Results for some of the student projects
Project: Morphological and behavioral correlates of melanism (Dahné du Toit, Ph.D. student)
As part of her Ph.D. study on melanistic cordylids, Dahné investigated the climatic conditions associated with the distribution of these species. A summary of the results is presented here.
Most melanistic (black) cordylid lizard species occur in small populations along the west coast of South Africa and in the western parts of the Cape Fold Mountains. However, there are two exceptions. In contrast to the coastal or montane distribution of most of these species, Peers’Girdled Lizard (Cordylus peersi) is found in Namaqualand, and in contrast to the limited
distribution ranges of most species, the Graceful Crag Lizard (Pseudocordylus capensis) has a
relatively wide distribution. A detailed analysis of the geographical distribution of melanistic cordylid species, and a search for climatic correlates to explain the observed patterns of distribution,
were conducted. A geographic
information system (GIS) was used
to determine altitude, minimum
temperature, maximum temperature,
potential evaporation, precipitation,
solar radiation, fog, and cloud cover
for each locality. Data were
analyzed by means of a Principal
Component Analysis (PCA).
Melanistic species with restricted
distribution ranges were
characterized by a specific set of
climatic variables, while the more
widespread species spanned a wide
range of climatic conditions. In
general, there was a good correlation between the distribution of coastal and montane populations and cool climatic conditions. Coastal species were mainly associated with a high incidence of fog and minimum temperatures, while montane species were associated with cloud cover and rainfall. A dark body would absorb radiant energy more efficiently than a light body, and melanism is thus often considered an advantage in a cool environment. However, this correlation does not hold true for all melanistic species, as Pseudocordylus capensis and Cordylus peersi were associated with
warmer climatic conditions. This suggests that these two species have a broader tolerance range for warm climatic conditions than other melanistic cordylids, or that these species occupy very specific habitats within their distribution range. A regional scale analysis of climatic variables will not reveal the climatic conditions associated with specific microhabitats. A fine-scale investigation of the microhabitats- and climates associated with these species was conducted in order to better understand the ecology of melanistic cordylids in warm climates. Results will be available soon.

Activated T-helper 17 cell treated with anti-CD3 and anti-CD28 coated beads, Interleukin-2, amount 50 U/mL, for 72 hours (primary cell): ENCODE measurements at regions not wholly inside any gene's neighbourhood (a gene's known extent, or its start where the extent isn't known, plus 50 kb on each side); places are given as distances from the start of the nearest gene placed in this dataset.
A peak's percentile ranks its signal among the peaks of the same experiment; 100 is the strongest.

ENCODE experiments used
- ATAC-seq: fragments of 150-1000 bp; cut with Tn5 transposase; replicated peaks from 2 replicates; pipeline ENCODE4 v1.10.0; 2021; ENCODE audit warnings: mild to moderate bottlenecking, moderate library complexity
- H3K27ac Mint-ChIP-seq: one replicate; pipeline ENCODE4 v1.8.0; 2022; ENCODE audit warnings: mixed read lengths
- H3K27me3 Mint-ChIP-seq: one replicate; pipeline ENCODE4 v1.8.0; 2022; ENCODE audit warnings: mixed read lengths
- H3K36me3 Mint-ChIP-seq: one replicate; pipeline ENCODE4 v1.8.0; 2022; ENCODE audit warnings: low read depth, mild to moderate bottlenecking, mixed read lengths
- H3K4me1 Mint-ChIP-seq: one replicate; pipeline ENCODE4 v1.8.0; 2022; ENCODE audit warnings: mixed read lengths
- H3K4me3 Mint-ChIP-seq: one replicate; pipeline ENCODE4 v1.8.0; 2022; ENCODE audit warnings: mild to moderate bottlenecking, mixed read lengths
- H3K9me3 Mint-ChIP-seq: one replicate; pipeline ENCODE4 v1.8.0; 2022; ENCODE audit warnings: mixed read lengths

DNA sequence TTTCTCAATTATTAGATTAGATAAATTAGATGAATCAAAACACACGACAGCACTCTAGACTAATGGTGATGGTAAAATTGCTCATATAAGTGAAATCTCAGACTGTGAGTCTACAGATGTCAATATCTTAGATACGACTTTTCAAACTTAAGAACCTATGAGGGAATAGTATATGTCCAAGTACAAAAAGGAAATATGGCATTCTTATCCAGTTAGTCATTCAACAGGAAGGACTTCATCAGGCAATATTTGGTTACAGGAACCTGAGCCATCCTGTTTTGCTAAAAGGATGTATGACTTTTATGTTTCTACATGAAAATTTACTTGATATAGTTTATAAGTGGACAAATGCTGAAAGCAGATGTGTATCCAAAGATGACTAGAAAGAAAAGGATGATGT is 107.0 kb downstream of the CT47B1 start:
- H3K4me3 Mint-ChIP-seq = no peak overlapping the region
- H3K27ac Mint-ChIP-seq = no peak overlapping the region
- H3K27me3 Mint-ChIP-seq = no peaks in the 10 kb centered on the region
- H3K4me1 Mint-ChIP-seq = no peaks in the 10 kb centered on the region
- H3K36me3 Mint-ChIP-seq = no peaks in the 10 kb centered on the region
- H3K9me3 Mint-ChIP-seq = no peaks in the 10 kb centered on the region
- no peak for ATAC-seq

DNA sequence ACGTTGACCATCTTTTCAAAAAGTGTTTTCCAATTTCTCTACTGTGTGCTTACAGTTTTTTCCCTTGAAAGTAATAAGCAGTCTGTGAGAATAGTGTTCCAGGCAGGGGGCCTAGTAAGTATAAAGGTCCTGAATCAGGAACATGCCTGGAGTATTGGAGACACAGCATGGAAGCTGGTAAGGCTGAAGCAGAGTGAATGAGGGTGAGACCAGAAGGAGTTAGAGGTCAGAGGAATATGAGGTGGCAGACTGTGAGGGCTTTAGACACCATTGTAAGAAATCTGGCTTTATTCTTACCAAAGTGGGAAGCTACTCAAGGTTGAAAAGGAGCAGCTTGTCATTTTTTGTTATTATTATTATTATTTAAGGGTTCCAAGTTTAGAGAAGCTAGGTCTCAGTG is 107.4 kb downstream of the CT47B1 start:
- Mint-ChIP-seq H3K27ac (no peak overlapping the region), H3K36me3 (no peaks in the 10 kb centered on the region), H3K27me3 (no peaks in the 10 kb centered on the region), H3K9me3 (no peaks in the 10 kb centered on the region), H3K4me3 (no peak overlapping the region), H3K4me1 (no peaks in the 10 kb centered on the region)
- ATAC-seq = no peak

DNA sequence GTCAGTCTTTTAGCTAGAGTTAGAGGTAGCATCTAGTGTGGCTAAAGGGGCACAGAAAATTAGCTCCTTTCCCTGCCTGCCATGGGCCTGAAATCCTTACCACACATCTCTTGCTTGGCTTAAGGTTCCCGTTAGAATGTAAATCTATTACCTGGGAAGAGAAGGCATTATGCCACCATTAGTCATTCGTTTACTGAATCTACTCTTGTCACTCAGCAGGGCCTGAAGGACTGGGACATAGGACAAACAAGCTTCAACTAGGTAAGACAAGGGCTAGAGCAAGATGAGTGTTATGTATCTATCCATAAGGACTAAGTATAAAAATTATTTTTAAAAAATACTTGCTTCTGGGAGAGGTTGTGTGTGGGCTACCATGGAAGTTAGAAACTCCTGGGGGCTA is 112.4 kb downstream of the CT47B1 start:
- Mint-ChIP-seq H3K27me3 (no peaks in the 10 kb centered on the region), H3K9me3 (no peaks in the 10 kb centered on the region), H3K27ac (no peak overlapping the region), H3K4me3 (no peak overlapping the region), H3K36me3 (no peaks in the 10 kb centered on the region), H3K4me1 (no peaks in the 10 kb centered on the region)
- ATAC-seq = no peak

Project: Armadillo lizards and termites (Cindy Shuttleworth, M.Sc. student)
Cindy recently completed her M.Sc. thesis and received her degree in December 2006. Several articles are being prepared for publication and will be posted as they become available. A summary of her work is presented here.
The role of the southern harvester termite, Microhodotermes viator, and several climatic
parameters in the distribution of the group-living lizard, Cordylus cataphractus, was investigated.
Microhodotermes viator is considered the most important prey item of C. cataphractus and
termitophagy as the causative agent in the evolution of group-living in this species. One would therefore expect a high degree of correspondence in the ranges of C. cataphractus and M. viator.
As climate will also play a role in the distribution of any
species, various climatic variables were investigated to
determine their influence on the distribution of C.
cataphractus. Species distributions were visualized
using the minimum polygon technique and the degree
of overlap was determined using standard geographic
information systems (GIS) techniques. A total of 52 C.
cataphractus localities were investigated for the
presence of termites. The climatic limits of the
geographical distribution of C. cataphractus were
investigated by means of three models, namely
Classfication Trees, General Discriminant Analysis and
Logistic Regression. Climatic data included mean
annual precipitation; mean annual temperature; solar
radiation per month; mean daily minimum temperature;
mean daily maximum temperature; potential
evaporation; and median rainfall. A topographic